Steve Jobs

We know that Steve Jobs may not have been the most pleasant person to work with. A recent article about Eddy Cue says as much, as do many others. But for all of his supposed tyranny as captain of Apple, we sometimes forget that he was an actual human who deeply cared about the company. In a recently discovered interview with former VP of Marketing Communications, Allison Johnson, we get a sense that Jobs put his heart and soul into Apple, and was very passionate about how the company's image came across to consumers.

There are two situations in particular that Johnson mentions. First, Johnson explained what a big deal it was when Apple finally landed The Beatles catalog on iTunes. It was the first time anyone had access to sell the band's catalog of music digitally, so when a deal was struck, Jobs was overcome with happiness, and was left in tears because it was such a special moment for him.

Second, Johnson said that Jobs was an emotional wreck following the Antennagate scandal following the iPhone 4 release in 2010. Jobs was understandably livid with the situation, and didn't like how it was being portrayed in the media. In a meeting with many of Apple's core leadership and marketing teams, Jobs voiced his anger, saying, "This is not the company I want to be," Jobs said. "This is not what we are building. We don't want to be that company. We don't want people to think about us this way."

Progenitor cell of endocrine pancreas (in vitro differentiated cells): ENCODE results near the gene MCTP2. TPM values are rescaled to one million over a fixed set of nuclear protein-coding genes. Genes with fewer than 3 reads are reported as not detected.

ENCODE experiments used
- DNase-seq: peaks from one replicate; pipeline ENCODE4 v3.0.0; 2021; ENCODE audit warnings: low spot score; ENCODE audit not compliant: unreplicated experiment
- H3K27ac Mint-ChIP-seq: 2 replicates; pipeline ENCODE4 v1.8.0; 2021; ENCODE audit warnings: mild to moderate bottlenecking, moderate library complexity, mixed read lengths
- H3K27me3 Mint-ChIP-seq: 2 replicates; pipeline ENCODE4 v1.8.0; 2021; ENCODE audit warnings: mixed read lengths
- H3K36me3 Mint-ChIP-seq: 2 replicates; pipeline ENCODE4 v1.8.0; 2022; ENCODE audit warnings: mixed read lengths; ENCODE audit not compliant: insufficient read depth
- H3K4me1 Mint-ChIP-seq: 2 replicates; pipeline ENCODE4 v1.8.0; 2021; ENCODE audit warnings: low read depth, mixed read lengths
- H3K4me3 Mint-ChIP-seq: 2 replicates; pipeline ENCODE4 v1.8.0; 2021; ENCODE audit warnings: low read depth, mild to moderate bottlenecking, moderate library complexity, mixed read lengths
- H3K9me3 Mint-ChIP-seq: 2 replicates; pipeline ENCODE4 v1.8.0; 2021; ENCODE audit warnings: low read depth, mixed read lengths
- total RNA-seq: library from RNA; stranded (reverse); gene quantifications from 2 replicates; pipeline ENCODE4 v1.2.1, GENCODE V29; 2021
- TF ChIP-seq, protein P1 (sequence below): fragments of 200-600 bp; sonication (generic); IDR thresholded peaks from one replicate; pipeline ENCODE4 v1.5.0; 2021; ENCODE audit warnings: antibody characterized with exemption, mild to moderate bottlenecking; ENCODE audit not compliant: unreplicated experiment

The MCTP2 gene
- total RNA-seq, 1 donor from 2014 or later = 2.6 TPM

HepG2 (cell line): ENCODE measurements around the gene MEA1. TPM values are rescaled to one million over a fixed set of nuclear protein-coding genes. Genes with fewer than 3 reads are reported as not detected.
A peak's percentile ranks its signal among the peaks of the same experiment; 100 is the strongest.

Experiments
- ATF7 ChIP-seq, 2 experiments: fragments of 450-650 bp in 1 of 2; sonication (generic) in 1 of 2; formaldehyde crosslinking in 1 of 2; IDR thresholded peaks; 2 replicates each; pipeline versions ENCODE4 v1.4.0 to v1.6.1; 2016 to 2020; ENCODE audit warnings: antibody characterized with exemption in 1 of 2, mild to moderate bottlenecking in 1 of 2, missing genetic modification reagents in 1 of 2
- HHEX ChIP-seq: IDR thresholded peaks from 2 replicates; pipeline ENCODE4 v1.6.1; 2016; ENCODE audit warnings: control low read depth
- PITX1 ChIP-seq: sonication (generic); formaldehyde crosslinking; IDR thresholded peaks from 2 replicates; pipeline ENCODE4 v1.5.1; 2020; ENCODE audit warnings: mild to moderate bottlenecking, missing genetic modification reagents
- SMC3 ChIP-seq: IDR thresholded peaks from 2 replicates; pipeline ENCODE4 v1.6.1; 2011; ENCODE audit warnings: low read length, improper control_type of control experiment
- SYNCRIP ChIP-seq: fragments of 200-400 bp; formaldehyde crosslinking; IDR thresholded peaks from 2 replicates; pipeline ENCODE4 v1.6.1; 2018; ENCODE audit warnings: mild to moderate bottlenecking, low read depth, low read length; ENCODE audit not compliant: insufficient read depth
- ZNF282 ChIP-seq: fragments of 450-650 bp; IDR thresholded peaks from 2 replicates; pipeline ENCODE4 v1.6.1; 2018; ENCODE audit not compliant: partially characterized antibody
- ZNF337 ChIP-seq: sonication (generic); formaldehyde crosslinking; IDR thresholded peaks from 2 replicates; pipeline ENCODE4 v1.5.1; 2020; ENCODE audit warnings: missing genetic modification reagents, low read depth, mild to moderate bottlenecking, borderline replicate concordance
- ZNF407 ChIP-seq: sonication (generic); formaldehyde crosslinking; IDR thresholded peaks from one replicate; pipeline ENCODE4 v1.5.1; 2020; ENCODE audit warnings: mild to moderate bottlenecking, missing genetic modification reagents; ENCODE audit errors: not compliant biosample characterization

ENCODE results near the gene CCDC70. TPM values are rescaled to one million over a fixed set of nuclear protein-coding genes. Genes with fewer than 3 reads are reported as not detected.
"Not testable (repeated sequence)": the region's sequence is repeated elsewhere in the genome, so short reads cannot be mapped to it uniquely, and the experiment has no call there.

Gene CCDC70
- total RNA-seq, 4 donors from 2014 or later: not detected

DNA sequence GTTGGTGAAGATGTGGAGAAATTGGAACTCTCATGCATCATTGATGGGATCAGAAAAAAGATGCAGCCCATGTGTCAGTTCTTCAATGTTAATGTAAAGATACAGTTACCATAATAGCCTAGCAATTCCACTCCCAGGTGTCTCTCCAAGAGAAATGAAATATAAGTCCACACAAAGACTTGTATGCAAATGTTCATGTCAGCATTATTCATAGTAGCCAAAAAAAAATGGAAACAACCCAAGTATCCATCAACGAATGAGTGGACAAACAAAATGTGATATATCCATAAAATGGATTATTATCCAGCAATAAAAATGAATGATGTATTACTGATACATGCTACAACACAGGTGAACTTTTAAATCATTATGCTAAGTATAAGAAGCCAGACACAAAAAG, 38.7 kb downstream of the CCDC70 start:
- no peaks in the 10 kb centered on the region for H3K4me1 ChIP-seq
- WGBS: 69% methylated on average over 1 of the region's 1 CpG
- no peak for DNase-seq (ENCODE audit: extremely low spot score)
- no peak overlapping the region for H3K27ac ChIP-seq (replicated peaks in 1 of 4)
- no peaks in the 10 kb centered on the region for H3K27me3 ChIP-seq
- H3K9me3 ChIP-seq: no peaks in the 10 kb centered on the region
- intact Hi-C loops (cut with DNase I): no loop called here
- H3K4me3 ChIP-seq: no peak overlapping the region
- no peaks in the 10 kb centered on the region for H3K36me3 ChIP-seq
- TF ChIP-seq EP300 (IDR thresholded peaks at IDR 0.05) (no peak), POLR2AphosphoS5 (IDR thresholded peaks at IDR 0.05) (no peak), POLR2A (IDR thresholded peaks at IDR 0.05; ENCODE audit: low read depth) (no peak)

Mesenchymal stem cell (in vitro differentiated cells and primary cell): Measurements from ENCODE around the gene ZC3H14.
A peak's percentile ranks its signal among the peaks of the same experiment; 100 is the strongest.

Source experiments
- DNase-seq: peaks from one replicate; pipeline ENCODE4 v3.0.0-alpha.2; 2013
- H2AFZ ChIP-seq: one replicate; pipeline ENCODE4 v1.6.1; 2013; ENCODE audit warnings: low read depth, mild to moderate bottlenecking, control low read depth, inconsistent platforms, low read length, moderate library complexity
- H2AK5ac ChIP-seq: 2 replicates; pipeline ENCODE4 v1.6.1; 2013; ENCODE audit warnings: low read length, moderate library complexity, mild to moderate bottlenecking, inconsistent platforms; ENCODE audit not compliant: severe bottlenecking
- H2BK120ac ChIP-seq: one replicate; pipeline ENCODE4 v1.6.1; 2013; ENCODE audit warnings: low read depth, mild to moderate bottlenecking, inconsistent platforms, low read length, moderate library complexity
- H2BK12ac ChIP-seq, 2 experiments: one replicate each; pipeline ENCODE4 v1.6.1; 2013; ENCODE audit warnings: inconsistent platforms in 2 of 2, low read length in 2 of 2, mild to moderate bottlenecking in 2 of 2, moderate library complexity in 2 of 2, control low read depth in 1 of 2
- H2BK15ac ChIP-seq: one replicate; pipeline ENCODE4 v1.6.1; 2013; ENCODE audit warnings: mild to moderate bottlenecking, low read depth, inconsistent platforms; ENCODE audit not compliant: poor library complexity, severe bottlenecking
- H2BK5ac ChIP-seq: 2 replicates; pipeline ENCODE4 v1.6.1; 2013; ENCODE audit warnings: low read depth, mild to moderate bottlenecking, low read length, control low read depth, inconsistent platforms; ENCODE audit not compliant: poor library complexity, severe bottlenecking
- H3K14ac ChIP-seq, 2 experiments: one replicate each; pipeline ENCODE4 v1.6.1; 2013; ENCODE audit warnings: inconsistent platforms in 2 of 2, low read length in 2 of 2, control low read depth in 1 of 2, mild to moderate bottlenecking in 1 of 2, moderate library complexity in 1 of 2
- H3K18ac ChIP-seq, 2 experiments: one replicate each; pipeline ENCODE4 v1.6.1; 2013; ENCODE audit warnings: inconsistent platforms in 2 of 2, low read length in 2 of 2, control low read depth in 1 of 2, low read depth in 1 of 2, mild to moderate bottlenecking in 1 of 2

Jobs was so impassioned in front of his core leadership team that he openly sobbed. That says a lot about his character, and even more about him as a human being. During big Apple keynotes, we would always see a composed, charming version of Steve Jobs. One that had a lot of pride in what he talked about, and the products he was introducing. But there was a human being behind that CEO persona, one that cared so deeply about how the image of Apple was portrayed to customers that a situation like Antennagate led him to tears.

Given how the iPhone 4 was leaked even before it was announced, and the obvious pride Apple showed in the device's design at launch, it's very understandable to hear why Jobs was so upset with the Antennagate attention.

Johnson reveals other information about the culture at Apple, and what it was like working in the company's marketing department. Apple apparently considers the words "brand" and "marketing" dirty, and explained that its marketing efforts are meant to educate customers, and not to sell a product. The biggest question of them all: what was it like working for Jobs? "Playing your best game every single day," Johnson said.